It's Unthinkable But It Might Be Christian

by Ken Briggs

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All the medical studies show the same thing -- lots of bangs on the head by guys in football helmets lead to brain failure, mental illness and early death.

No question about it. So shouldn't it be, so to speak, a no-brainer? Quit doing it. Don't clamp the pads on the kids and goad them into tearing into each other?

But the rabid loyalty to this barely sublimated tribal warfare guarantees that the terrible price paid for ringing each others' bells will be denied, ignored and rationalized. And these are our kids. We still think it's more important for our boys to prove themselves on the gridiron than to prevent their minds from falling to pieces.

The absurdity of this dishonesty came to the fore this past week when the Ivy League was actually praised for being in the "vanguard" of progress by limited "full pad" hitting to two practices a week. The NCAA allows five, so this is seen as a major step forward.

It's as if in Russian roulette some decide to allow live bullets in the chamber only 40 percent of the time. The Ivy League, no fool in the matter of gaining attention, deserved or not, is hailed for what is at best a half-way measure.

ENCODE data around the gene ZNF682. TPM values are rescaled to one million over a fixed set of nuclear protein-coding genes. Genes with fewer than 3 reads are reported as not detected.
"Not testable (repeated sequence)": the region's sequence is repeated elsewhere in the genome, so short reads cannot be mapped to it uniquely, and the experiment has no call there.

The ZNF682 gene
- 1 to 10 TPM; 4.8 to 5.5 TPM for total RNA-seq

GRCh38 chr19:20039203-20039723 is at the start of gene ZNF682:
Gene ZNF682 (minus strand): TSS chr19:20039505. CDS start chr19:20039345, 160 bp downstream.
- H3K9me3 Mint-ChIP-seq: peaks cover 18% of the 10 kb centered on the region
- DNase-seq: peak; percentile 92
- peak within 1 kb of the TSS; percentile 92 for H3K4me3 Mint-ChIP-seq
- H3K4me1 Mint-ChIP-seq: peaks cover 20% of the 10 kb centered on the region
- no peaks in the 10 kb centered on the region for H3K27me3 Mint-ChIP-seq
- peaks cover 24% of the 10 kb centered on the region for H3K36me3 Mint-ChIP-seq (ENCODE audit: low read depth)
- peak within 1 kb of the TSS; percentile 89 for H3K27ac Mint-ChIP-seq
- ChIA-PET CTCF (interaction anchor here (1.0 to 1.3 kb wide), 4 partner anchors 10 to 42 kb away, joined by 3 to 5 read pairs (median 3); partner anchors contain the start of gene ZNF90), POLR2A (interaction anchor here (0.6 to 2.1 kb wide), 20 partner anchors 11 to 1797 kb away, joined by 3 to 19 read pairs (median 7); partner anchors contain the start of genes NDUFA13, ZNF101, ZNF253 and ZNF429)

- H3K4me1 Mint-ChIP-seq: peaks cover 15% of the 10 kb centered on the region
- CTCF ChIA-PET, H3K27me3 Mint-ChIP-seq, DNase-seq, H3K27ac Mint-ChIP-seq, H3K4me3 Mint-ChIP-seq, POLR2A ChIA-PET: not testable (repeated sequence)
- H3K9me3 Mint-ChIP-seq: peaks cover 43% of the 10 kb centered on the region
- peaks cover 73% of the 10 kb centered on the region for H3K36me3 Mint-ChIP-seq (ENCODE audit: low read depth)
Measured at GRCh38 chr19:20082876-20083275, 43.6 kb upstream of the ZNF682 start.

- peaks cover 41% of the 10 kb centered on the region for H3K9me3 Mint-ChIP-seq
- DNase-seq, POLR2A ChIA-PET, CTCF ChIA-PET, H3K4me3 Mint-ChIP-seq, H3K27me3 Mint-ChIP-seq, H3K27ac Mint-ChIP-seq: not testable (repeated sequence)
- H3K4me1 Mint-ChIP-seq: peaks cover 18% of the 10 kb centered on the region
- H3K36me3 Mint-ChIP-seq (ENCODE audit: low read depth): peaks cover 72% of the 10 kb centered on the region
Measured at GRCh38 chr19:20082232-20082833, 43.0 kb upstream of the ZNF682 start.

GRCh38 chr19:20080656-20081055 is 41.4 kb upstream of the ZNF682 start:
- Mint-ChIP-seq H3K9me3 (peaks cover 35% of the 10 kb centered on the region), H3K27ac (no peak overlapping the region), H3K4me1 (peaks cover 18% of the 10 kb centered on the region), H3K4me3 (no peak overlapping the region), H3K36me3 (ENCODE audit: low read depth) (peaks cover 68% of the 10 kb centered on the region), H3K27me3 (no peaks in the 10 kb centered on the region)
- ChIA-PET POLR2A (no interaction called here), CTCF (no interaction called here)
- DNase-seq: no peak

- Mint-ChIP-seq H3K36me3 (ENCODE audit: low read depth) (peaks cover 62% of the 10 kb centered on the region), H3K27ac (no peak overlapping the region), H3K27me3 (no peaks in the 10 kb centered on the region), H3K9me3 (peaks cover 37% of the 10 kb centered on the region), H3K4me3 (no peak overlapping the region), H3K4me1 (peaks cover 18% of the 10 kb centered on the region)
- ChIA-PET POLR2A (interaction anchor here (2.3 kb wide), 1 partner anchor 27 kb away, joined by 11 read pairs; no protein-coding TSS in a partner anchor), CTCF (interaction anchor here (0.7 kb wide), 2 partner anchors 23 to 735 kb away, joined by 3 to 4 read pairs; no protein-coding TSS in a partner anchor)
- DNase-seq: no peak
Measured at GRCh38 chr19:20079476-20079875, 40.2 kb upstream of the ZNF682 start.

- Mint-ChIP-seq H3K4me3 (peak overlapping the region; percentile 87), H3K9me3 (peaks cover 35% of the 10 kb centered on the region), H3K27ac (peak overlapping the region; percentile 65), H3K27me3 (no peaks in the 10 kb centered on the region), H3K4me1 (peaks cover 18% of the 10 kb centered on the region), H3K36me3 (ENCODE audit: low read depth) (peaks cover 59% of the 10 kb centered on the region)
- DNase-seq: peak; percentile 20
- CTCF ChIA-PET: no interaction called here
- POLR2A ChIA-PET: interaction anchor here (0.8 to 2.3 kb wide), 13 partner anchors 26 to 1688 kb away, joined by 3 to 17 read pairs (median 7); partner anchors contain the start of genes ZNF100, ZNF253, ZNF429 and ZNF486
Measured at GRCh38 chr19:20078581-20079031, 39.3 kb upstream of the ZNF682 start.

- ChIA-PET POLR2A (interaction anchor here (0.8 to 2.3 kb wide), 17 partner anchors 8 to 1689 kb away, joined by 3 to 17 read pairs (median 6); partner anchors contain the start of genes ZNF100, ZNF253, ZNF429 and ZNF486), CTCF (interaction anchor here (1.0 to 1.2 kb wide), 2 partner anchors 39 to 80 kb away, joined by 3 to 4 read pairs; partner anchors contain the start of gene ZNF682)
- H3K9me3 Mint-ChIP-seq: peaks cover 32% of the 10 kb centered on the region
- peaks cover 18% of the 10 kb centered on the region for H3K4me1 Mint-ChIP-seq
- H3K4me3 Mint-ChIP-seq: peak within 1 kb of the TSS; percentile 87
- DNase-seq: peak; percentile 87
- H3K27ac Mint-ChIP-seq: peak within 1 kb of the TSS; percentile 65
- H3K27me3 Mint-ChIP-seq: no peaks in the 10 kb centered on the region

Which brings me to the colleges that exist under the banner of Christianity: Baylor, Notre Dame, Syracuse, Brigham Young and hundreds of others who justify risking the welfare of young men in the name of such higher callings as alumni support and a taste for combat.

None of them has gone even as far as the Ivy League's pathetic gesture. Obviously the religiously affiliated schools are so enmeshed in worldly values like prestige and money that anything like a Christian consideration is laughed out of the room, but forfeiting that consideration further robs Christianity of its own beliefs and insights.

I watch football and feel the combative juices flowing in urging my side on, but I wouldn't want my son to play the game, nor do I like what watching it does to me.

Given the hysteria over the impending return of the NFL and the fevers of opening days in college football, however, such qualms held by those like myself are dismissed as exaggerated or wimpish -- they are pebbles off a tank.

But I'm appalled that in an American climate seemingly obsessed with health, especially of children, this one gets practically erased in the rush to find vindication on the football field. The brains of kids are being addled, the dire results of which are often delayed for decades, yet the great mainstream of Christian churches and their colleges march down the field as if it were only a false alarm from party poopers.

If football is that legendary substitute for war, then it's also the outlet for religious fanaticism. Religion and sports feed off of each other's enthusiasms. In most sports, it's a relatively harmless mixture. In football, it's deadly.

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